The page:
The centre and the margin in Sudan and Europe; is there something in common?
The centre holds the privilege and in the case of Sudan, the privilege is in the hands of the so-called Arabic Islamic culture while the margin constitutes the other cultures and ethnicities. With the spread of Islam in the area, some groups in the country adopted the Arabic language as well as some elements of the Arabic culture which created what we refer to in Sudan as an identity crisis for these groups. This group is privileged when it comes to ownership of land and wealth, cultural privilege in terms of language (Arabic is the official language in the country) and other cultural aspects as well as political power. The privilege of these groups was emphasised and encouraged by colonisation, both Turkish and British, as some of these groups collaborated with colonial forces which favoured them in comparison to other groups. This resulted in a flourishing of the slave trade. The slaves were captured by the merchants of the privileged groups from the other cultural groups in Sudan especially from the western and southern part of the country. Dr. Abakar argues that although Sudan has had two revolutions against dictatorship regimes in 1964 and 1985, the country continues to struggle due to the continuity of the structures of privilege.
There are parallels between the description of the struggle in Sudan and European countries which are not just becoming diverse but superdiverse. The two superdiverse neighbourhoods that we are working on in Sweden are two suburbs that are constructed as problem areas, as uncivilized and most importantly as non-Swedish.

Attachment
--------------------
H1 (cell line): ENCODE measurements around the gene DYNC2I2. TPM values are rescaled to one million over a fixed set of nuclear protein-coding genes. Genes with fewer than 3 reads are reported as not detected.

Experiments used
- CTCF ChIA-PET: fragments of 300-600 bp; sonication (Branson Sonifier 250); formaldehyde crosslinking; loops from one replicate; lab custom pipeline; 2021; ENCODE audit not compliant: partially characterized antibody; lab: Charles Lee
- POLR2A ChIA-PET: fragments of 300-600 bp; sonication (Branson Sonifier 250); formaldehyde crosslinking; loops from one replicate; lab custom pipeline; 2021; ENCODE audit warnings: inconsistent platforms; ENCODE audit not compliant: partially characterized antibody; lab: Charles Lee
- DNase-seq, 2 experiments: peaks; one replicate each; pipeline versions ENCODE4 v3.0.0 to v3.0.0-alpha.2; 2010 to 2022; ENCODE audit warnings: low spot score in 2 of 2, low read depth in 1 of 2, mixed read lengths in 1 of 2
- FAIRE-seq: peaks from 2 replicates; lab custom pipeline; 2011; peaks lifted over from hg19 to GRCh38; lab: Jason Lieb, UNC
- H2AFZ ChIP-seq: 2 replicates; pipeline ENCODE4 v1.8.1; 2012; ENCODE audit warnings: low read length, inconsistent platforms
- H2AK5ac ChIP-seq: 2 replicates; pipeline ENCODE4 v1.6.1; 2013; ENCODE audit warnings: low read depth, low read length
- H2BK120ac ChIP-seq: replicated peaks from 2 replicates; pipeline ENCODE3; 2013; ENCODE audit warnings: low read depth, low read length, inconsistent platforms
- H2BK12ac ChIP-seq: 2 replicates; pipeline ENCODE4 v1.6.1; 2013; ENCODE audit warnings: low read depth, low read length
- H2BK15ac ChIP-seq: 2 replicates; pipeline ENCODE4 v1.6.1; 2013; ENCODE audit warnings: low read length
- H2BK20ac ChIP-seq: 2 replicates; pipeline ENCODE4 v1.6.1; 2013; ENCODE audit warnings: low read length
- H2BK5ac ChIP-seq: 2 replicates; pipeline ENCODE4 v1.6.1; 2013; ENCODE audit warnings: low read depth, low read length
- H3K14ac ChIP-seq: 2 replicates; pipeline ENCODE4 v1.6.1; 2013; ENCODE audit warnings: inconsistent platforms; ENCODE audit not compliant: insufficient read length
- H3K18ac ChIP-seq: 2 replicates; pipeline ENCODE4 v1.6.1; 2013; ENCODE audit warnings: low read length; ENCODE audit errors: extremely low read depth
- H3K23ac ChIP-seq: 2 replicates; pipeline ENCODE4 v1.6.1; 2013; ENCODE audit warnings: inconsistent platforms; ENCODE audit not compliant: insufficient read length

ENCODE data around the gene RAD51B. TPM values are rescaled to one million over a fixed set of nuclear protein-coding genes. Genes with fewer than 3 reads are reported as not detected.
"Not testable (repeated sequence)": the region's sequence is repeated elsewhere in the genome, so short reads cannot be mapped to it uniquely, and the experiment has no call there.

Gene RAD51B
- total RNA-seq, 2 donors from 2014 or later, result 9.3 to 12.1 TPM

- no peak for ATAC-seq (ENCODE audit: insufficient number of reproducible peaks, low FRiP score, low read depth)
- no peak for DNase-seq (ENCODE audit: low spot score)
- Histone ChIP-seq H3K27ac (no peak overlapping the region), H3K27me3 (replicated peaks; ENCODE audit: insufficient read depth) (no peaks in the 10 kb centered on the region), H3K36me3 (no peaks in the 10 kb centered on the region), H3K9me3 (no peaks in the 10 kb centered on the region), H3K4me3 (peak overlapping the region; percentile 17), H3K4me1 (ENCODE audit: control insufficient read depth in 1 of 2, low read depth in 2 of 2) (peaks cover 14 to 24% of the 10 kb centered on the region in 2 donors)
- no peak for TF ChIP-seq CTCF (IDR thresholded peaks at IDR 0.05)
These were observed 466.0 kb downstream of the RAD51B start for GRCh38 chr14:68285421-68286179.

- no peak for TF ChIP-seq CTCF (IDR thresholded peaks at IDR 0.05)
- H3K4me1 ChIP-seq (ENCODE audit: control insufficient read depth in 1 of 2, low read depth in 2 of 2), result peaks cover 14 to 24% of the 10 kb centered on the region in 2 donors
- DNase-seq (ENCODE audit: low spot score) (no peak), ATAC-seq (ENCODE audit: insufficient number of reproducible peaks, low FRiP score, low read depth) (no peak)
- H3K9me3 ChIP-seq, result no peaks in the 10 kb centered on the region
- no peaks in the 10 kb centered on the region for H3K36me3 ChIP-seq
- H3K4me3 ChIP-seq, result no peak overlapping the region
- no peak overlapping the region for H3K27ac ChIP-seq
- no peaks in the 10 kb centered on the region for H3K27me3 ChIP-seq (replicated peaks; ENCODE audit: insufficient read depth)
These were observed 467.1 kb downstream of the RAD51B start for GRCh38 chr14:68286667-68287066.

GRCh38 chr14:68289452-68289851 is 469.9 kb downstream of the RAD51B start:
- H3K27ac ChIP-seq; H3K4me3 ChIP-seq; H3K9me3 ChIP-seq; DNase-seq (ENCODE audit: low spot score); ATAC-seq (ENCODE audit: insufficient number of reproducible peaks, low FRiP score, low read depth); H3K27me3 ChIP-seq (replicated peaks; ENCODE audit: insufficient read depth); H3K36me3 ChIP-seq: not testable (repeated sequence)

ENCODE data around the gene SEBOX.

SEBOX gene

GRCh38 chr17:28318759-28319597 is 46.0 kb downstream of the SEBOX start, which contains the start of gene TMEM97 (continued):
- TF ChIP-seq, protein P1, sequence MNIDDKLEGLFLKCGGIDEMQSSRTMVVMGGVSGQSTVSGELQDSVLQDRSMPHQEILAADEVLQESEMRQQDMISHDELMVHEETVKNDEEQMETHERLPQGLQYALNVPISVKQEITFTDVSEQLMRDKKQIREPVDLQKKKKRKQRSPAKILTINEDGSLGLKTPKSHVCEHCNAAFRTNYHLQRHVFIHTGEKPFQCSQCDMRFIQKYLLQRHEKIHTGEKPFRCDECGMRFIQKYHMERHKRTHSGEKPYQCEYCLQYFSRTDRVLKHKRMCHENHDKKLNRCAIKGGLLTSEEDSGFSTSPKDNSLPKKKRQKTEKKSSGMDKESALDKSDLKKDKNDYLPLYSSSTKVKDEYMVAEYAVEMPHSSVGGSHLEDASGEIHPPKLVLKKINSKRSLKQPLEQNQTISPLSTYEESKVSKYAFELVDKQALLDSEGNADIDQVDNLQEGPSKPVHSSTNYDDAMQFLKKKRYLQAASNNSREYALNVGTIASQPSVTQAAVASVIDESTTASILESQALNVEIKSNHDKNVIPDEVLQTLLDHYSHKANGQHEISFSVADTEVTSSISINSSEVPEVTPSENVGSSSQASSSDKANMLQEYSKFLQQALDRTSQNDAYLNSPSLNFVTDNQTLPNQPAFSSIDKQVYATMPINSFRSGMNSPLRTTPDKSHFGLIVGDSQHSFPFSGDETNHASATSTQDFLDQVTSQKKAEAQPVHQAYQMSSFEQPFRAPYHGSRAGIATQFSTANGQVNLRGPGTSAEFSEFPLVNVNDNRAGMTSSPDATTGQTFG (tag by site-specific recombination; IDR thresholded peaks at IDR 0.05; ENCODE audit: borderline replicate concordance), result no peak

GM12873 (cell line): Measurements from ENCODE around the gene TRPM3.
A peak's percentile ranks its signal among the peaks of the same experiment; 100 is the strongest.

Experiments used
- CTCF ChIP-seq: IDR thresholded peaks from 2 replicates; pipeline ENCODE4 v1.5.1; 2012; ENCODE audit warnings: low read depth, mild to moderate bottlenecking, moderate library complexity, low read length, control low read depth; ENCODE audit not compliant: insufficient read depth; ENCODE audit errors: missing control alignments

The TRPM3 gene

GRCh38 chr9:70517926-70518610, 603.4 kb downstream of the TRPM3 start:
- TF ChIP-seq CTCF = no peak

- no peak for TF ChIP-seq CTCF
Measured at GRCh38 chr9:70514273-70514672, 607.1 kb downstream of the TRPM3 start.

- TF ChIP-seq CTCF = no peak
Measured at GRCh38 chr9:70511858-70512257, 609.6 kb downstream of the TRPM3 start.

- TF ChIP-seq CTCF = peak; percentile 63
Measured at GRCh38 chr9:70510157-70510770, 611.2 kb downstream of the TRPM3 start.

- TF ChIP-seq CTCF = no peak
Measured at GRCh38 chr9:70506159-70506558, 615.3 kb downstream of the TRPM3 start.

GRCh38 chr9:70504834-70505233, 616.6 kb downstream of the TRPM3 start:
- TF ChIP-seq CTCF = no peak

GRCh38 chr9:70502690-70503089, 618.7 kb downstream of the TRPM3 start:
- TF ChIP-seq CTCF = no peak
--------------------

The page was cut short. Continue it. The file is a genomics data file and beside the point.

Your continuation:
The suburbs in Sweden are very much like the margins that Dr. Abakar describes and the centre is in this case the Swedish privileged culture which holds the wealth and has the power to decide what is civilised and what is not. Swedish culture becomes the superior culture that constantly tries to affirm its superiority in comparison to “other” cultures through the creation of a distinction between us the civilised and them the less civilised.
I wonder then, if the centre in Sweden is trying to reproduce struggles to establish the structural barriers and thus its privilege. Is the depiction of the issue of migration as a crisis, immigrants as problematically dependent a way to reproduce a struggle? If migration were to be seen as an asset then the immigrant “others” could be civilised enough to actually be an asset, but this would not benefit of the system of privilege by reinforcing its centrality.
With increasing diversity in Europe, the discourse which views immigration as a crisis is becoming stronger and the anti-immigration parties are gaining more votes and support. In Sweden three refugee shelters have been burned down this month and the police have reported the incidents as arsons. A 21 year old Swede has also attacked students and teachers with a foreign background with a sword. Two have died and two are in a critical state at the hospital.
Is focusing on diversity and cultural exchange for a richer Europe one of the solutions then? Is a shift in discourse necessary to change the structure of privilege in Europe and strengthen the voices of the others?